SYDNEY — Miner Rio Tinto will use driverless trains to deliver its iron ore to ports in Western Australia in what it said will be the world’s first automated, long-distance, heavy-haul rail network.
Rio said a US$518 million investment would see the launch of the first driverless train in the vast and mineral-rich Pilbara region in 2014 with the full project scheduled for completion a year later.“Expanding Pilbara iron ore production is a high-return and low-risk investment for Rio Tinto that will enhance shareholder value,” said Rio’s chief executive for Australia and iron ore, Sam Walsh.
“Automation will help us meet our expansion targets in a safe, more efficient and cost-effective way.”
The Anglo-Australian mining giant, which is facing sustained demand from Asia for raw materials, said automation would improve efficiency and allow the company to address the significant skills shortage facing the industry.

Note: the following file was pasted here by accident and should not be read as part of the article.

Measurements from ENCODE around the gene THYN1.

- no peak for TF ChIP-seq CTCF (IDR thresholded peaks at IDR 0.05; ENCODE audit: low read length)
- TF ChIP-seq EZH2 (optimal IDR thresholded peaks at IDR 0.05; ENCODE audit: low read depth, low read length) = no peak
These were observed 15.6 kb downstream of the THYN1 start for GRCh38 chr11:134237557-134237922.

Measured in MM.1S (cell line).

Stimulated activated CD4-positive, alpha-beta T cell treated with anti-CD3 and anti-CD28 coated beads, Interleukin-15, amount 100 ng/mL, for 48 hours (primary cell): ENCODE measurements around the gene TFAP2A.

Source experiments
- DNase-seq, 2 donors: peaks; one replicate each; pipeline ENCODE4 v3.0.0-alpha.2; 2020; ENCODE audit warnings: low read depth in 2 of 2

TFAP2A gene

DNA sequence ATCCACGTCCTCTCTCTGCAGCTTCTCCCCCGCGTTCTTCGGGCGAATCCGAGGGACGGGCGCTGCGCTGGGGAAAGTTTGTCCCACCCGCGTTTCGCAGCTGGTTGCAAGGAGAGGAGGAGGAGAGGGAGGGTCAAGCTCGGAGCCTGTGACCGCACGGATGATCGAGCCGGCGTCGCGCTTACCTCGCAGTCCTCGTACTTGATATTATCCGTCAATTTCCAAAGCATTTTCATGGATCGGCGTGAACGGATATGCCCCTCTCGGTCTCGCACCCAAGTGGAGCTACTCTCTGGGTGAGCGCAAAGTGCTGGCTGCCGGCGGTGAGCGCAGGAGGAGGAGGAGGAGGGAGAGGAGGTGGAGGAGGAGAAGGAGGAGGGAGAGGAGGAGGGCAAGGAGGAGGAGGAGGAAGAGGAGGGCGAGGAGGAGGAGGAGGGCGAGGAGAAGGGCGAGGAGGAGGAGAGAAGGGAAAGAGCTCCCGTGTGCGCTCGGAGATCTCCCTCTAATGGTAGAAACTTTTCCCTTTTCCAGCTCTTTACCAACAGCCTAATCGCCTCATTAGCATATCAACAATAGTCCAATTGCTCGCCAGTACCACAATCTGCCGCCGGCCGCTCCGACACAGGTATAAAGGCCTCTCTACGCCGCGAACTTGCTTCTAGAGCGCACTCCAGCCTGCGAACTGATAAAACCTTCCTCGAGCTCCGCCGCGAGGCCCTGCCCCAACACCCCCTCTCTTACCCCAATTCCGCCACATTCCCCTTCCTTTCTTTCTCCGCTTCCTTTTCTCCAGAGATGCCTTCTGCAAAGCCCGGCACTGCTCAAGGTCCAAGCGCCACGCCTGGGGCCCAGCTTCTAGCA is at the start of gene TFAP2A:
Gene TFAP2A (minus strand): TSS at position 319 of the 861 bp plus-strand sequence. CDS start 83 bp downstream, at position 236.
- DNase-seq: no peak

But the announcement has raised fears that the 500 workers Rio employs on its Pilbara trains will be axed, with the Construction, Forestry, Mining and Energy Workers’ Union describing the skills shortage line as propaganda.
“This is all about profitability at the expense of workers and workers’ jobs,” the union’s Gary Wood told the ABC.Read it at Raw Story
Australian firm plans network of driverless freight trains
by Agence France-Presse